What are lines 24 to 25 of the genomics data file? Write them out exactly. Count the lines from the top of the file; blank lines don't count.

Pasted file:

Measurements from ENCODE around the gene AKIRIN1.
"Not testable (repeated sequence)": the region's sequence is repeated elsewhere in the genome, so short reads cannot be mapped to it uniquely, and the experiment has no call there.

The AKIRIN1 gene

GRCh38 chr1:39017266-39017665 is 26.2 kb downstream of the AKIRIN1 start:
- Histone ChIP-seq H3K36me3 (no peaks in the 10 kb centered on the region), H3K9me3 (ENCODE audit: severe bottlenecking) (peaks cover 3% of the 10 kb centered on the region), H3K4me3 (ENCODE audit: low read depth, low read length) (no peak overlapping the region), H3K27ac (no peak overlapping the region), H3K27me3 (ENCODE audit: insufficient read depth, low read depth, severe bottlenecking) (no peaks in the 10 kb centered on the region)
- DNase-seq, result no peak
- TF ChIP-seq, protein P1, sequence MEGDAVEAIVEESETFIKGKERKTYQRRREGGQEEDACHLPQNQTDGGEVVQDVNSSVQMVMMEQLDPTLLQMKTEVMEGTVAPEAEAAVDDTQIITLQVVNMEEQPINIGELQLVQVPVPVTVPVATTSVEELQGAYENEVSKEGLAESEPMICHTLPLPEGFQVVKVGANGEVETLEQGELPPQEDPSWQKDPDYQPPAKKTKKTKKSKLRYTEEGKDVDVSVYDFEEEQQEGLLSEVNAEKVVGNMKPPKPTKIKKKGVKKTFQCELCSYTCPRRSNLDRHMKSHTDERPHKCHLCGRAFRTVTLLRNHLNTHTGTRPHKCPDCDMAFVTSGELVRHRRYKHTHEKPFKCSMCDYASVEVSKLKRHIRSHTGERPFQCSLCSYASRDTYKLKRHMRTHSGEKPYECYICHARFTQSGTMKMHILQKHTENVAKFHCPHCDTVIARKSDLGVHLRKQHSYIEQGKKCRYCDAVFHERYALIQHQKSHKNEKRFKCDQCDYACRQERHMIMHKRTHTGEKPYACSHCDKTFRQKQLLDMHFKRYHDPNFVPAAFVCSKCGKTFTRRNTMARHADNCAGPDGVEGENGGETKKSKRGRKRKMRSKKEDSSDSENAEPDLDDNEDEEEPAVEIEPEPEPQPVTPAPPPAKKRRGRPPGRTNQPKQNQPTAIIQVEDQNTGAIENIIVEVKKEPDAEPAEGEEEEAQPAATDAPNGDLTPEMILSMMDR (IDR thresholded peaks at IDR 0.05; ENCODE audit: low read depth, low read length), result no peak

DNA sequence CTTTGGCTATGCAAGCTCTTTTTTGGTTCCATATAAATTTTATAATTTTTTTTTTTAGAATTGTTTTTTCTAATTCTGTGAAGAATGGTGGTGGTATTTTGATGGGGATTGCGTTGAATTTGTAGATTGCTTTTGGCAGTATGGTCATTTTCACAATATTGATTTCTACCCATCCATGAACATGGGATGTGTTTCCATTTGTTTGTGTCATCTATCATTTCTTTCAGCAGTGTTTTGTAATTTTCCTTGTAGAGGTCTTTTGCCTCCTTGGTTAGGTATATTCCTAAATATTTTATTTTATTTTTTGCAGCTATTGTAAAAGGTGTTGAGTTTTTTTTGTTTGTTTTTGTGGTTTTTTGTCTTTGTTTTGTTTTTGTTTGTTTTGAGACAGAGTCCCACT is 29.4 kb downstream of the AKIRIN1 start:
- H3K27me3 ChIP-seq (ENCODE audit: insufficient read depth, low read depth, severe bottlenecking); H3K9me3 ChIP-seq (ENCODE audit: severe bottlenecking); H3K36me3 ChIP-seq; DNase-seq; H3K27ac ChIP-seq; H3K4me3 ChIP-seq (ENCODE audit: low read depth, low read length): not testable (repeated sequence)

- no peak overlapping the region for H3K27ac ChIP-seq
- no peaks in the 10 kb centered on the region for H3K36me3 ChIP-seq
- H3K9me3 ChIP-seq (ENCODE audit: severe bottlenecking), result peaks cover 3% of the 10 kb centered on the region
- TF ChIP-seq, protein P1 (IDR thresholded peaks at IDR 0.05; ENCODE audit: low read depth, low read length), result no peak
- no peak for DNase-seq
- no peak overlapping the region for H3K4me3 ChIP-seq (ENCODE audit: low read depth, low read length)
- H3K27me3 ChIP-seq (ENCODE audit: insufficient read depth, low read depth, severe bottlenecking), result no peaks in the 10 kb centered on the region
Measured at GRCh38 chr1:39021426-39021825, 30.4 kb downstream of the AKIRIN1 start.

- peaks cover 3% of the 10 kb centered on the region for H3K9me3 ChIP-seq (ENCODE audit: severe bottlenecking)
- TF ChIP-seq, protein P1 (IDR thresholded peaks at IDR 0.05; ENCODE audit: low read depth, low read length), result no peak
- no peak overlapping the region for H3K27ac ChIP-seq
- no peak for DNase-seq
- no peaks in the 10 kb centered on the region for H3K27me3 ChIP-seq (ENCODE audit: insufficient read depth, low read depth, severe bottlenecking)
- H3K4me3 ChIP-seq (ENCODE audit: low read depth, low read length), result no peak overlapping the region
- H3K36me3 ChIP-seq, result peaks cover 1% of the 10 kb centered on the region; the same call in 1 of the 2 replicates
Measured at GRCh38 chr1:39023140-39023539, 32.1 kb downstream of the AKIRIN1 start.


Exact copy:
- H3K36me3 ChIP-seq, result peaks cover 1% of the 10 kb centered on the region; the same call in 1 of the 2 replicates
Measured at GRCh38 chr1:39023140-39023539, 32.1 kb downstream of the AKIRIN1 start.